Matt Cooper and Muireann O’Connell are encouraging us all to lace up our dancing shoes in aid of the Irish Cancer Society, writes Ciara McDonnell.
“It's very humbling to listen to the stories of people who have dealt with cancer.”
I’m chatting with Matt Cooper, at the launch of Today FM’s Dare To Care 2019 in aid of The Irish Cancer Society. The yearly event is hugely successful — since 2010, Today FM and its listeners have raised over €8 million for The Irish Cancer Society, thanks to a light-hearted approach to such an emotive subject.
Fair to say - Dermot went ALL IN for this year's Dare To Care 😂😂April 7, 2019
This year, Today FM presenters are asking listeners to vote on a song to play on April 30, their National Day of Dancing, when they are inviting us be a Dancer For Cancer, and dance our hearts out while fundraising for vital cancer research. By 2020, one in two of us will receive a cancer diagnosis in our lifetime, but there are more people beating the disease than ever before, with over 200,000 cancer survivors in Ireland right now.
Muireann O’Connell, presenter of Today FM’s lunchtime show says that taking part in Dare To Care is one of her great privileges. “I think it’s been something that has really connected with me and with our listeners,” she tells me.
"I think that the way the people all over the country get on board with us every year and have a bit of fun, while at the same time saying ‘Jesus Christ this is awful’ is a beautiful juxtaposition of the experience.”
For Cooper, taking part in Dare To Care is life-affirming. “As presenter of The Last Word, meeting people who have been through or are going through cancer makes me extremely grateful for being well, and how important it is to use the platform that you are given to make these stories heard.”
Dare To Care, and Shave Or Dye before it have been rooted in fun and laughter, because when confronted with cancer, it is essential to embrace life, says The Last Word presenter.
“You have to live with cancer and you have to fight cancer but you don’t have to ‘suffer’ cancer”, he qualifies. “There was a time when a diagnosis of cancer was regarded as having no chance of survival. That’s not the case anymore. While not every cancer is survivable, you have a good chance, depending on the type of cancer it is, thanks to the advances that there have been in medical science and in medical delivery. You can’t take it for granted that you’ll fight it and you’ll win, because that doesn’t always have it.”
Talking and sharing the stories that come out of cancer experiences is an essential part of the Dare To Care campaign, and the platform that the station provides is not lost on Muireann O’Connell. “Cancer has been around for time immemorial but the fact is how it affects people physically and emotionally is major,” she explains.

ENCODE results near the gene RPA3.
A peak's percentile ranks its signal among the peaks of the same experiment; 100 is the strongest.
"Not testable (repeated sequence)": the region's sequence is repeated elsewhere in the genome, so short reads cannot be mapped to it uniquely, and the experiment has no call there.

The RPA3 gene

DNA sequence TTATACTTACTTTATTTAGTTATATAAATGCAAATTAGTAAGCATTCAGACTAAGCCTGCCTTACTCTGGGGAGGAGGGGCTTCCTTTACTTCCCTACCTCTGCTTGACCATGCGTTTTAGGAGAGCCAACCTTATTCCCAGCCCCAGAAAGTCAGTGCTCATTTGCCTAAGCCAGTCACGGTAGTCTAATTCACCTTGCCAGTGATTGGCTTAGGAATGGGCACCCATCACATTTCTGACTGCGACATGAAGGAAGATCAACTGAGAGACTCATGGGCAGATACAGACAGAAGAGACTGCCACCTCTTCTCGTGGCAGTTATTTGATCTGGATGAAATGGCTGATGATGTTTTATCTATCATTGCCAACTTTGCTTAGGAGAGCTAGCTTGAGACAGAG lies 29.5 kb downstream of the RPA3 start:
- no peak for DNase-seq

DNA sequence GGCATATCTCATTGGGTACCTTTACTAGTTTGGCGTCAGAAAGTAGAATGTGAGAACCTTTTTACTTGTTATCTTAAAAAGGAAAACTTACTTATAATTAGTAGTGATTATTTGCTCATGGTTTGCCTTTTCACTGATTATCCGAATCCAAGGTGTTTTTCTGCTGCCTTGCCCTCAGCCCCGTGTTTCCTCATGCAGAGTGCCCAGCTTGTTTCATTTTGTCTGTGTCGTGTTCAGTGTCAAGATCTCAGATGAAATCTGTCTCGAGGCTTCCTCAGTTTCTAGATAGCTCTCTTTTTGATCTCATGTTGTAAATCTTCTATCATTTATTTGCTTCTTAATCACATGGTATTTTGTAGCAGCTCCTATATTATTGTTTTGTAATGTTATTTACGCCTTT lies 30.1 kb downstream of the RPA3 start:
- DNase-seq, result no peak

While every person’s experience is different, the simple act of talking is a freeing one, says the presenter. “It is a life-shattering experience for the time that people have it, and we still lose so many people from the disease. We are learning that we have to say, do you know what? F&*K You, Cancer. We are learning that we have to talk about it and not suffer in silence, because this disease can ravage your body, your mind and your life. If we don’t talk and just accept our lot, with this disease, it’s going to become even more pervasive. This all starts with talking about it.”
The sense of community that Dare To Care fosters beyond the radio station and throughout the country is one of the things that Matt, Muireann and their colleagues are most proud of.
“This year’s campaign is a particularly smart and clever one, because we’ve done different things over the years, but this one has a sense of it being a fantastic community thing that everyone can come together to do at the same time.” When it comes down to it, we should try to give back when we can, says Matt Cooper.
“We can go through long swathes of our lives where we are fortunate enough to avoid these things, and then you go through periods where it either happens to you or someone who is close to you either through a scare or an illness,” he says. “I have reached an age now where I am shocked to discover the amount of people that I know who have been affected by cancer.
"As I get older I come to realise that there is a great thing about actually putting your hand in your pocket and doing something for a charity is good for you - it gives you a sense of community and wellness to do something for something other than yourself.”
To get involved in Today FM’s Dare to Care visit: www.todayfm.com/daretocare